Stay tuned!
Steve Pierce

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Steve Pierce

Steve Pierce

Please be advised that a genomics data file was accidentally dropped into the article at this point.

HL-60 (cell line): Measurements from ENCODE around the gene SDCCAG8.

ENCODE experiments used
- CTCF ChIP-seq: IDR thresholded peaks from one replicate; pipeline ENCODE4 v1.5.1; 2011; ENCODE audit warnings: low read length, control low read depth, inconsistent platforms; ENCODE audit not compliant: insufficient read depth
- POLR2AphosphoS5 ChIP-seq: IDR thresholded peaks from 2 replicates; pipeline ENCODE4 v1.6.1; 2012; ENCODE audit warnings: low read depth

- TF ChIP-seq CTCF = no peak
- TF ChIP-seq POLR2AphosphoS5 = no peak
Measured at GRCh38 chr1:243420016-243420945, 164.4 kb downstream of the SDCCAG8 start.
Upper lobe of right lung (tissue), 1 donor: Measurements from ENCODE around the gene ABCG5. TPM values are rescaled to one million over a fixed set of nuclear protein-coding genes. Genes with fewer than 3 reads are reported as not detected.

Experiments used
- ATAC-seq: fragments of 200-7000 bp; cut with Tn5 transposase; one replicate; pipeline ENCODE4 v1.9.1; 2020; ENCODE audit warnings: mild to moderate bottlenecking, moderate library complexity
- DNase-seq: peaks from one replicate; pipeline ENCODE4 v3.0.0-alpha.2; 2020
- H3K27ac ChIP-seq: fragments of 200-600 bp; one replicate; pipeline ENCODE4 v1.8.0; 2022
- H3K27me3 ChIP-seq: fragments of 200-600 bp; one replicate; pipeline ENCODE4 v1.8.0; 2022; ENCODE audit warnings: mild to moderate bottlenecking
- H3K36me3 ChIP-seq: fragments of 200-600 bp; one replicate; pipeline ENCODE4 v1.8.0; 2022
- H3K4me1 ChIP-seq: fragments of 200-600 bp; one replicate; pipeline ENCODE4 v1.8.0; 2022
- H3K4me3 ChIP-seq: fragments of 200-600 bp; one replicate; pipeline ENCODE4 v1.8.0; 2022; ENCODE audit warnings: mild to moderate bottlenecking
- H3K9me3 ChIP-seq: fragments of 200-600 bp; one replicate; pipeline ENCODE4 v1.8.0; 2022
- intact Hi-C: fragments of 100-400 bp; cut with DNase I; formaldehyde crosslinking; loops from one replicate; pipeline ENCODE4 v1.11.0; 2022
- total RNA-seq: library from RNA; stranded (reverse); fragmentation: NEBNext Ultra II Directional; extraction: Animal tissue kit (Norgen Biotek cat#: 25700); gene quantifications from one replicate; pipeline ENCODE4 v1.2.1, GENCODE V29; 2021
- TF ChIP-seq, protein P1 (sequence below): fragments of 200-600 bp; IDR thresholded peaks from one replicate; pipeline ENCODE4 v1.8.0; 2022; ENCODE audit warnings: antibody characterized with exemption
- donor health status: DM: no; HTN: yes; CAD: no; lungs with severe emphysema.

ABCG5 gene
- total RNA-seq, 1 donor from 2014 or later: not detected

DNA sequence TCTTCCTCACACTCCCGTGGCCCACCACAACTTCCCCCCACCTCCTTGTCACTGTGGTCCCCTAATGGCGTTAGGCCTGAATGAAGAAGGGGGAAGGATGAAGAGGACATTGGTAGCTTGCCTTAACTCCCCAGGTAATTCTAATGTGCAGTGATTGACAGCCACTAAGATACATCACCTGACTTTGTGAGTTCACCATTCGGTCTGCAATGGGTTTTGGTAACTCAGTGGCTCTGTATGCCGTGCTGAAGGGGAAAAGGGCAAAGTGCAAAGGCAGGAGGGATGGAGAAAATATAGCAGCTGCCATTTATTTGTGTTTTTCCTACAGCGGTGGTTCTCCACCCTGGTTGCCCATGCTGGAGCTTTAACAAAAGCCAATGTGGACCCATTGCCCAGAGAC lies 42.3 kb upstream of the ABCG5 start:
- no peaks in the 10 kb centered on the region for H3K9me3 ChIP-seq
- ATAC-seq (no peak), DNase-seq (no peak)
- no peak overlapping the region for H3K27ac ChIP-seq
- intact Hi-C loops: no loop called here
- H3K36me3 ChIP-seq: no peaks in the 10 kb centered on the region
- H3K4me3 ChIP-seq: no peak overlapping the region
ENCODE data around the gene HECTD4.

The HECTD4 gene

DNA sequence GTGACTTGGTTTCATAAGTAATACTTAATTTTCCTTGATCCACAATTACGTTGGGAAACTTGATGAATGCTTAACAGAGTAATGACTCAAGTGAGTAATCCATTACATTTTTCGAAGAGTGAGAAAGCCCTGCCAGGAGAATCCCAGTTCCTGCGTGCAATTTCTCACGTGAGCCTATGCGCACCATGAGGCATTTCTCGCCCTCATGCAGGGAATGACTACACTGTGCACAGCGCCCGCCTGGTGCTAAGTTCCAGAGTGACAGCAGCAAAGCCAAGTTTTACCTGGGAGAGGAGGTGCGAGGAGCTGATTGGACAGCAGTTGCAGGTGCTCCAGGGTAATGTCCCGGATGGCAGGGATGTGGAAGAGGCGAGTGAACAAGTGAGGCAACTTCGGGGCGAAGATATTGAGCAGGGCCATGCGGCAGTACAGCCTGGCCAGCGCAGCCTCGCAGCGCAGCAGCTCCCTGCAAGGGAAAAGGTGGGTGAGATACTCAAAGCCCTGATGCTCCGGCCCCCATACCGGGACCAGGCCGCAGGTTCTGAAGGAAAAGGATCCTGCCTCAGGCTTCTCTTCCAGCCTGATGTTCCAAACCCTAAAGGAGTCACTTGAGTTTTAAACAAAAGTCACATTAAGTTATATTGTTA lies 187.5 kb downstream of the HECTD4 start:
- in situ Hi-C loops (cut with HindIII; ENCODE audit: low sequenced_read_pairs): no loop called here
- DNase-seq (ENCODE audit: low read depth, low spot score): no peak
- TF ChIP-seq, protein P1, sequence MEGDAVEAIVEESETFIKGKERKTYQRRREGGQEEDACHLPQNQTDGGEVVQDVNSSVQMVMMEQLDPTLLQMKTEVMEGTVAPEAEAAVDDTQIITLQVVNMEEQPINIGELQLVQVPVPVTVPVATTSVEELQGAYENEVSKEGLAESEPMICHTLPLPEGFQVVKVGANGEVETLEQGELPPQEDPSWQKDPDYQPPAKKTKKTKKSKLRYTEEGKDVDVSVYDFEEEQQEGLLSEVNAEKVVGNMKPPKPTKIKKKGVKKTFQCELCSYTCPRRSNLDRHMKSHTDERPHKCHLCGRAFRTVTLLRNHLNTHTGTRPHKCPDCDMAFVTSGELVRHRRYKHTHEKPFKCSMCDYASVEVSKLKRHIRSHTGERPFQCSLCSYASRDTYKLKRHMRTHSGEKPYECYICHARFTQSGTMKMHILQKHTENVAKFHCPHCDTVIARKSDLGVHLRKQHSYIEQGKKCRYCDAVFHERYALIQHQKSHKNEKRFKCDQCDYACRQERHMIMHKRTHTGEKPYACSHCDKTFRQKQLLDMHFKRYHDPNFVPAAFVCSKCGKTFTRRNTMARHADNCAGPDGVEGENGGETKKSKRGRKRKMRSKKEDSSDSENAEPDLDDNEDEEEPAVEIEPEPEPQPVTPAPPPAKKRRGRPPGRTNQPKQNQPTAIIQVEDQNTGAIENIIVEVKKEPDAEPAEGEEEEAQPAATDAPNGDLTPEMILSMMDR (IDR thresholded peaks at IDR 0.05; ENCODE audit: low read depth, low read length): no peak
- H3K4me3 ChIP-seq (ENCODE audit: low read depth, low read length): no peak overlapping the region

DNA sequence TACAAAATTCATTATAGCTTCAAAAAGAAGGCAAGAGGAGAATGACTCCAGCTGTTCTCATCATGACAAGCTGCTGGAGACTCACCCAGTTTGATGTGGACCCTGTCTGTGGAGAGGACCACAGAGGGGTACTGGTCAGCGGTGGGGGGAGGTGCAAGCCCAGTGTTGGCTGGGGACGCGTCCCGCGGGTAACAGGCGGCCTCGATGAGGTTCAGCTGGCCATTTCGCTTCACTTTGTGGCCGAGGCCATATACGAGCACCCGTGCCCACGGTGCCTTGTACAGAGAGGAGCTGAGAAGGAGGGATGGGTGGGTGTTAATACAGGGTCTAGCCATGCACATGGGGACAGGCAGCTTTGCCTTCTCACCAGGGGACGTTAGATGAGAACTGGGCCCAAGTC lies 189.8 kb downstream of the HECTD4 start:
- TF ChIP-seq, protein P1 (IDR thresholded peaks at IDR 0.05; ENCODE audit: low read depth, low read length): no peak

Steve Pierce is widely known as Oregon and Washington's "go-to-guy" when it comes to fast, accurate historical meteorological research and forecasts. Steve is currently the President of the Oregon Chapter of the American Meteorological Society (AMS). Steve is also recognized as a regional weather commentator and blogger who can be heard on local radio stations and seen in print media outlets across the Pacific Northwest. His Weather Blog is hosted by the Columbian Newspaper in Vancouver. Check it out! He is a third generation resident of Vancouver, Washington and holds a degree in Communications. Both sets of Steve's grandparents migrated to Vancouver during World War II. One set traveled from Lenox, Iowa to work in the Kaiser Shipyards supporting the war effort. The other set came to Vancouver from Olympia, Washington to work as educators for the rapidly expanding Vancouver School District. When the war was over, both sets of grandparents decided to stay in Vancouver and continue raising their families, as did thousands of other families at the time. Those who are most familiar with Steve can attest to the fact that weather is his true passion. His love for "all things weather" began at the age of 7 when Mt. St. Helens erupted in 1980. He was fascinated with which direction the ash plumes were headed. Then came the very powerful windstorm of Friday, November 13, 1981, also referred to as the "Friday the 13th" storm. This was the strongest storm to hit the Portland / Vancouver area since the great Columbus Day Storm of 1962! At age 11, he was asked to publish an extended weather forecast for his elementary school's weekly newsletter. In the 1980's, at age 14, Steve was the youngest of KGW-TV's local "weather watchers" and would phone in his daily Vancouver weather stats to then television meteorologist Jim Little for use on-air. Steve has lived through all of the major Pacific Northwest weather events of the past 30 years, and then some. The most notable events include; the bitterly cold winter of 1978-1979, the record setting snow storms of January 1980, the summer heat wave of August 1981, the windstorms of November 1981 and December 1995, the severe arctic blast of February 1989, the record flood of February 1996, the historic ice storm of January 2004, the Vancouver tornado of January 2008 and the record setting snow storm of Christmas 2008. Not to mention every Mt. St. Helens volcanic eruption in between. With access to the most extensive set of historical weather records available to date, Steve has personally designed and integrated a proprietary system that gives him the ability to quickly locate and manipulate weather data as far back as the 1800's. As one local Meteorologist put it, "Steve has fast access to historical weather data that is needed for media, agriculture, business, personal, historical and other climatological needs. He can quickly manipulate the data in many different ways. His forecasts are also quite accurate, especially at longer lead times." Steve also provides local storm assessments, narratives and weather presentations to the general public, as requested. In his spare time, Steve enjoys spending time with his family, the outdoors, vacationing at his family's coastal cabin and just relaxing! By the way, do you like your weather on the "extreme" side? So does Steve! Whether it is collecting damage assessment data & photos after record setting 125 mph winds at the coast in December 2007, being one of the first on the scene after the January 2008 Vancouver tornado, or feeling (literally) the awesome power of 100 mph wind gusts at Oregon's Crown Point in January 2010, Steve has experienced it all! As Steve says, "don't just love weather, live weather!" Check out Steve's personal weather website at: